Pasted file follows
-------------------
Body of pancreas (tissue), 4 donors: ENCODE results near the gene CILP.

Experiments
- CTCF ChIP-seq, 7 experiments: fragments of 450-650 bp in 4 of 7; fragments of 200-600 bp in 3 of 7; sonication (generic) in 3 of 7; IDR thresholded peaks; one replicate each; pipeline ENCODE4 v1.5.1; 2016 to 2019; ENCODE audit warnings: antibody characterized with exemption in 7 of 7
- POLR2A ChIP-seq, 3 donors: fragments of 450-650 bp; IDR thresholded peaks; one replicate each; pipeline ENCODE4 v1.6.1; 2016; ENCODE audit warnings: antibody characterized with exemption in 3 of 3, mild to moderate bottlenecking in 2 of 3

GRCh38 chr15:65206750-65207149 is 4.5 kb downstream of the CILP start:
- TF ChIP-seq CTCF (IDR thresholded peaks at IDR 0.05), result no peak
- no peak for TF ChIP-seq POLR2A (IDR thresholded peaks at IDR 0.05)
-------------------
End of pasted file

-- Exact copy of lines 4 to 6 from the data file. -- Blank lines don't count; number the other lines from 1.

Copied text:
- POLR2A ChIP-seq, 3 donors: fragments of 450-650 bp; IDR thresholded peaks; one replicate each; pipeline ENCODE4 v1.6.1; 2016; ENCODE audit warnings: antibody characterized with exemption in 3 of 3, mild to moderate bottlenecking in 2 of 3

GRCh38 chr15:65206750-65207149 is 4.5 kb downstream of the CILP start:
- TF ChIP-seq CTCF (IDR thresholded peaks at IDR 0.05), result no peak